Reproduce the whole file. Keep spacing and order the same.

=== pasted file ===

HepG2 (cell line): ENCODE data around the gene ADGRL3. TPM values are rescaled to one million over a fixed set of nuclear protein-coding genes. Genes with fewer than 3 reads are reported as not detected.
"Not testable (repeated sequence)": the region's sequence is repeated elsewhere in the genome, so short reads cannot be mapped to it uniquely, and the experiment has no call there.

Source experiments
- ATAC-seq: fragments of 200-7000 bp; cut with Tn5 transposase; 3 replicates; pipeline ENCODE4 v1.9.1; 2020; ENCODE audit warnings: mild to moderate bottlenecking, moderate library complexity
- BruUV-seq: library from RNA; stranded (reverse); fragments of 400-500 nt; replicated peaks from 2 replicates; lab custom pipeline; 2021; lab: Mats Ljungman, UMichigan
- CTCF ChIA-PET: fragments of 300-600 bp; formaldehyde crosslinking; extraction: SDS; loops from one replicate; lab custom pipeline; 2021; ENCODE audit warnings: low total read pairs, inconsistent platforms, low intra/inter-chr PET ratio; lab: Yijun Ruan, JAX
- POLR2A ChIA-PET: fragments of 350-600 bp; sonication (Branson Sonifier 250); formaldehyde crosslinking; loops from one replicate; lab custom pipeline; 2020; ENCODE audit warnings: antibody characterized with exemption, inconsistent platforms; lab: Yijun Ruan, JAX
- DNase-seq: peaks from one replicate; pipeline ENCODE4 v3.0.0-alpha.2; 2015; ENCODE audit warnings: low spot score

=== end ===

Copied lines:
HepG2 (cell line): ENCODE data around the gene ADGRL3. TPM values are rescaled to one million over a fixed set of nuclear protein-coding genes. Genes with fewer than 3 reads are reported as not detected.
"Not testable (repeated sequence)": the region's sequence is repeated elsewhere in the genome, so short reads cannot be mapped to it uniquely, and the experiment has no call there.

Source experiments
- ATAC-seq: fragments of 200-7000 bp; cut with Tn5 transposase; 3 replicates; pipeline ENCODE4 v1.9.1; 2020; ENCODE audit warnings: mild to moderate bottlenecking, moderate library complexity
- BruUV-seq: library from RNA; stranded (reverse); fragments of 400-500 nt; replicated peaks from 2 replicates; lab custom pipeline; 2021; lab: Mats Ljungman, UMichigan
- CTCF ChIA-PET: fragments of 300-600 bp; formaldehyde crosslinking; extraction: SDS; loops from one replicate; lab custom pipeline; 2021; ENCODE audit warnings: low total read pairs, inconsistent platforms, low intra/inter-chr PET ratio; lab: Yijun Ruan, JAX
- POLR2A ChIA-PET: fragments of 350-600 bp; sonication (Branson Sonifier 250); formaldehyde crosslinking; loops from one replicate; lab custom pipeline; 2020; ENCODE audit warnings: antibody characterized with exemption, inconsistent platforms; lab: Yijun Ruan, JAX
- DNase-seq: peaks from one replicate; pipeline ENCODE4 v3.0.0-alpha.2; 2015; ENCODE audit warnings: low spot score